Thursday, April 20, 2017

Presentation Matters Too!

April 2017: Presentation Matters Too!

As we continue to journey through our @ibpyp exhibition exploring our central idea "Collaboration in the ultimate classroom can change how kids problem solve, interact, and learn" (written by students... which I still can't believe) and explore our lines of inquiry: organization of space, how kids learn best, and types of learning technology (also written by students), we get closer to our final celebration and presentation of our journey. A celebration of this magnitude is worthy of some powerful and dynamic presentations.

Last fall, I took a course from +EdTechTeam on visual literacy. I had no clue what to expect going in, but I learned a lot about images, myself, my way of teaching, and the power of teaching your students not just how to present, but how to create presentations. After all, that's a life skill. While we have had a lot of conversations about design as an element of presenting, many of my students still needed ideas beyond what I could give. They needed to hear from someone who has given dynamic presentations to a lot of people. While I attempt to give my best go at being a dynamic presenter from day-to-day, there is power in learning from others and hearing special guests within the classroom. As much as we want our students to hold our everyday activities and teachings as gold, it is the inspiring presentations from beyond the classroom that really captures their attention. Plus, it's fun to sit back and learn a thing or two from a special guest too!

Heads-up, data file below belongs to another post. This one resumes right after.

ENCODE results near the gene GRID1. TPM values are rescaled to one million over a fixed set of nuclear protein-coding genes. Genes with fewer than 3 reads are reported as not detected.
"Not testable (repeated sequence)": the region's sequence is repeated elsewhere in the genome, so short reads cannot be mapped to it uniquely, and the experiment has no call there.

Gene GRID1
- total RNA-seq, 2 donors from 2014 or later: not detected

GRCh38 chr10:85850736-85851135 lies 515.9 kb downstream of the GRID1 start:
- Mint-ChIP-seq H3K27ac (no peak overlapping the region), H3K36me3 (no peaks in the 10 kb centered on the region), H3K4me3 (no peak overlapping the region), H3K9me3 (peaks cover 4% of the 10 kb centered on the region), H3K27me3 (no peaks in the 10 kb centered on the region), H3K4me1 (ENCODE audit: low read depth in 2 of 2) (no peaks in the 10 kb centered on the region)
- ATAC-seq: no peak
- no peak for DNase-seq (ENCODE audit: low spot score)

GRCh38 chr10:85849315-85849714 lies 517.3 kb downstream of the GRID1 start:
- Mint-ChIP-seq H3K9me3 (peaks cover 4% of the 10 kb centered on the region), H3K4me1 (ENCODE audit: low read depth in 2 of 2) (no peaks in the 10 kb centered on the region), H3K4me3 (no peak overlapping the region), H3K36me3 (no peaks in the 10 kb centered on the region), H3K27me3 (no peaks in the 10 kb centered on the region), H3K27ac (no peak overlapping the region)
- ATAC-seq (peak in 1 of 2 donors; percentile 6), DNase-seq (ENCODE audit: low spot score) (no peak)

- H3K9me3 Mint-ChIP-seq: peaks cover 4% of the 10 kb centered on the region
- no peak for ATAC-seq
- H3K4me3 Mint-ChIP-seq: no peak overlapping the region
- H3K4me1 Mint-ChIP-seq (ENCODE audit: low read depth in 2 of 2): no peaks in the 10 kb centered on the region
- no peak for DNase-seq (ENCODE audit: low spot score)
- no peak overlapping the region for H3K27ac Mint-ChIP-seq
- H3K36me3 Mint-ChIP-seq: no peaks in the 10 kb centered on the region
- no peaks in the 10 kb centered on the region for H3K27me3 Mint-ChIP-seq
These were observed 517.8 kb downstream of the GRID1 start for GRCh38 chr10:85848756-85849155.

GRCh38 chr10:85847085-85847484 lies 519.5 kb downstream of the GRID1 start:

I reached our on Twitter to Sandra Chow (@watnunu) about an interest in doing a Google Hangout with my class about some ideas, guidelines, and advice for building a captivating presentation. I had seen Sandra's keynote and took several of her sessions when she came to the Cleveland Area Google Summit. She had tapped into the power of Dr. Seuss in her keynote and captured her ideas with powerful images. During our Hangout, Sandra shared her screen with the students as she showed them several helpful hints on how to build a presentation that hooks the audience in Google Slides. All the while, my fourth grade students were busy jotting down things that stood out to them, ideas that were important, and asking questions about presentation making.